Gallbladder-related adverse effects were reported in 3.1% vs 3.5% of patients allocated to ezetimibe/simvastatin and simvastatin, respectively. The incidence of cholecystectomy hospitalizations was 1.5% in both treatment groups. Cancer (defined as any new malignancy) was diagnosed during the trial in 9.4% vs 9.5%, respectively.
Patients with Chronic Kidney Disease: In the Study of Heart and Renal Protection (SHARP), involving over 9000 patients treated with a fixed dose combination of EZETROL 10 mg with simvastatin 20 mg daily (n=4650) or placebo (n=4620), the safety profiles were comparable during a median follow-up period of 4.9 years. In this trial, only serious adverse events and discontinuations due to any adverse events were recorded. Discontinuation rates due to adverse events were comparable (10.4% in patients treated with EZETROL combined with simvastatin, 9.8% in patients treated with placebo). The incidence of myopathy/rhabdomyolysis was 0.2% in patients treated with EZETROL combined with simvastatin and 0.1% in patients treated with placebo. Consecutive elevations of transaminases (>3 X ULN) occurred in 0.7% of patients treated with EZETROL combined with simvastatin compared with 0.6% of patients treated with placebo (see Precautions). In this trial, there were no statistically significant increases in the incidence of pre-specified adverse events, including cancer (9.4% for EZETROL combined with simvastatin, 9.5% for placebo), hepatitis, cholecystectomy or complications of gallstones or pancreatitis.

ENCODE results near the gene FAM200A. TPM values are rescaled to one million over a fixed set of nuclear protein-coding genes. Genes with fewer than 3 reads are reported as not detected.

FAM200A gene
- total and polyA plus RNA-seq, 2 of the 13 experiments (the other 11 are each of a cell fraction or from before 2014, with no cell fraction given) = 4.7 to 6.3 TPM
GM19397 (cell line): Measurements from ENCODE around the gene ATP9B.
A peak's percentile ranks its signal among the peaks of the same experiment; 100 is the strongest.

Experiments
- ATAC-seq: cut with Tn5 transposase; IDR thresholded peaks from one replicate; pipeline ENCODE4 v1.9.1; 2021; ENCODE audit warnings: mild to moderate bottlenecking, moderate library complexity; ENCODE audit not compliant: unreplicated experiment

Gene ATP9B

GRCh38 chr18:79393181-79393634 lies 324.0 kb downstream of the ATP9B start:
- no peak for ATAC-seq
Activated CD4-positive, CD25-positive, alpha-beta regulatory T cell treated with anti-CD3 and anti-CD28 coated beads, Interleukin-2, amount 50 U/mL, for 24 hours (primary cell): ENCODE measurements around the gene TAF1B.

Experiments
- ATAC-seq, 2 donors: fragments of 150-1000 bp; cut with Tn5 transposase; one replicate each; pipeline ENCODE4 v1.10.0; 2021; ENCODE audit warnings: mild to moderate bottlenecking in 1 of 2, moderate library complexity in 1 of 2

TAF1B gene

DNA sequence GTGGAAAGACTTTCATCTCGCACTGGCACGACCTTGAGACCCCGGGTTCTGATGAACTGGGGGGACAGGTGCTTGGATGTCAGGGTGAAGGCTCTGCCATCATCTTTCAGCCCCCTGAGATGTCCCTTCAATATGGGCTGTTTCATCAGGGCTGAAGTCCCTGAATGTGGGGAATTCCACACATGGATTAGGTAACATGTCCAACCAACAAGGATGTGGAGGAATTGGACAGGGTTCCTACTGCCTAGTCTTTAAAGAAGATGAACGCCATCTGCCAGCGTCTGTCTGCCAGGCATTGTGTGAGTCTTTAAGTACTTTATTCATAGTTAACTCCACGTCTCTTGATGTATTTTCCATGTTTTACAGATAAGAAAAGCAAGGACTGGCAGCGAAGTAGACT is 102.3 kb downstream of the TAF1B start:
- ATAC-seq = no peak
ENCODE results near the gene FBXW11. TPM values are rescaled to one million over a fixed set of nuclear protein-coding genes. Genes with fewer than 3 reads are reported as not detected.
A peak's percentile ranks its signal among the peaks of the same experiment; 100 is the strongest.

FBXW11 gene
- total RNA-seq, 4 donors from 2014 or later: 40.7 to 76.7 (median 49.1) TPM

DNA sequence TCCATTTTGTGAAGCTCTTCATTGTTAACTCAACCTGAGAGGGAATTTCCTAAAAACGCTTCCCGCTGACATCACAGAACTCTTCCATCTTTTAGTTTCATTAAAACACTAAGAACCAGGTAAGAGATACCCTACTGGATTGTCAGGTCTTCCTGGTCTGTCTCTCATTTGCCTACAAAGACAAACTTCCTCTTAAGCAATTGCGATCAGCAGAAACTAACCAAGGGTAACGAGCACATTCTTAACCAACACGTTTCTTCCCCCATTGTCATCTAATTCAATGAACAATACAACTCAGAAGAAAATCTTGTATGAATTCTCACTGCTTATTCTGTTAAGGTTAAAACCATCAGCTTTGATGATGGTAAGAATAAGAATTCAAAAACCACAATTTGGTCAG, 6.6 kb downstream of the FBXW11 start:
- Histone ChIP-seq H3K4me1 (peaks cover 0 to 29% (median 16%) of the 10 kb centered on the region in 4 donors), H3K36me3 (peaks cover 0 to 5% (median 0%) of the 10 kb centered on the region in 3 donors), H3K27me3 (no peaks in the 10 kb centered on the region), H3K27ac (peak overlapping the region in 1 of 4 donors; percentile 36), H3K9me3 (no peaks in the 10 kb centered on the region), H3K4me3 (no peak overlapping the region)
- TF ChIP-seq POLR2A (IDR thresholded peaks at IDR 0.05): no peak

Pediatric (6 to 17 Years of Age) Patients: In a study involving pediatric (6 to 10 years of age) patients with heterozygous familial or non-familial hypercholesterolemia (n=138), the safety and tolerability profile of the group treated with EZETROL was similar to that of adult patients treated with EZETROL (see Pharmacology: Pharmacokinetics: Characteristics in Patients (Special Populations): Pediatric Use under Actions).